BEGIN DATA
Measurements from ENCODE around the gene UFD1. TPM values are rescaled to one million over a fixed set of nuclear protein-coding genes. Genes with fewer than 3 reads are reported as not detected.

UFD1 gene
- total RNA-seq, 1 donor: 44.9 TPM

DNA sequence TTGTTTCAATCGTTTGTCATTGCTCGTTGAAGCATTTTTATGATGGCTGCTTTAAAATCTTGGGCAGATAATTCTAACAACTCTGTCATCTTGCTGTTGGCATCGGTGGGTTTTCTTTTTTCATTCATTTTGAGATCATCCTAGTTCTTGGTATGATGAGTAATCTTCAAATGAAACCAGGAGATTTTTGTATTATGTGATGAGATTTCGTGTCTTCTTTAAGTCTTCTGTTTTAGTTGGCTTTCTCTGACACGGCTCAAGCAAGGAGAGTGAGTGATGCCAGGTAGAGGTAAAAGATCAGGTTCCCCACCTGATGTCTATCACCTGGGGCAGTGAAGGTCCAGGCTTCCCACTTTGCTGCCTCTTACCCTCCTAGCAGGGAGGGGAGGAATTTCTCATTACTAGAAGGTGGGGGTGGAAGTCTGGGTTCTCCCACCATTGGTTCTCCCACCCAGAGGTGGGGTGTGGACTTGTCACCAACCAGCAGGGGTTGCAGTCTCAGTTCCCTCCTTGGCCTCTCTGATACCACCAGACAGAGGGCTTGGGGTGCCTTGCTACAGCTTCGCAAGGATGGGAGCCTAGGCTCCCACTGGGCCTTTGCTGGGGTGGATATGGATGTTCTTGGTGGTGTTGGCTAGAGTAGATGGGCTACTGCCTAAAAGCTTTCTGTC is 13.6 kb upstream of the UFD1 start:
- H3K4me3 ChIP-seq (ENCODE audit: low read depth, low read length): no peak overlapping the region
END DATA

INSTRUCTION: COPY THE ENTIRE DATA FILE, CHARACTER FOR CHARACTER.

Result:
Measurements from ENCODE around the gene UFD1. TPM values are rescaled to one million over a fixed set of nuclear protein-coding genes. Genes with fewer than 3 reads are reported as not detected.

UFD1 gene
- total RNA-seq, 1 donor: 44.9 TPM

DNA sequence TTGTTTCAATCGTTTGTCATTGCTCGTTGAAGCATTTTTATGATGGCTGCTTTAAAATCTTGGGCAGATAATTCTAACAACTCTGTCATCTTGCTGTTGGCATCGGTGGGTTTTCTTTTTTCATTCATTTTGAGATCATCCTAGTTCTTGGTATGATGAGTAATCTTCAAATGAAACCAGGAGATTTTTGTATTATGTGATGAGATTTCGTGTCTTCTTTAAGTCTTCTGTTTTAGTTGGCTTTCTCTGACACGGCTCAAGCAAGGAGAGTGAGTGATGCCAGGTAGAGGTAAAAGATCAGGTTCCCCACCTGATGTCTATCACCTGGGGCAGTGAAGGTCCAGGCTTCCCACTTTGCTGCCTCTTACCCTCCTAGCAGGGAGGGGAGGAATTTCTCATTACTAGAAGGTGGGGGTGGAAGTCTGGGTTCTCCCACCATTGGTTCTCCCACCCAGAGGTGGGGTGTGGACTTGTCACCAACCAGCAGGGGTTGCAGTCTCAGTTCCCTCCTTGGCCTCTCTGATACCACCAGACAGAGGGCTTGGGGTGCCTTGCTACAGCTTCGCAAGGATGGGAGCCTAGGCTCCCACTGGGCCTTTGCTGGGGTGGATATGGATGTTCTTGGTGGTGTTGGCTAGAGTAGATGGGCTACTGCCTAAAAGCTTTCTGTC is 13.6 kb upstream of the UFD1 start:
- H3K4me3 ChIP-seq (ENCODE audit: low read depth, low read length): no peak overlapping the region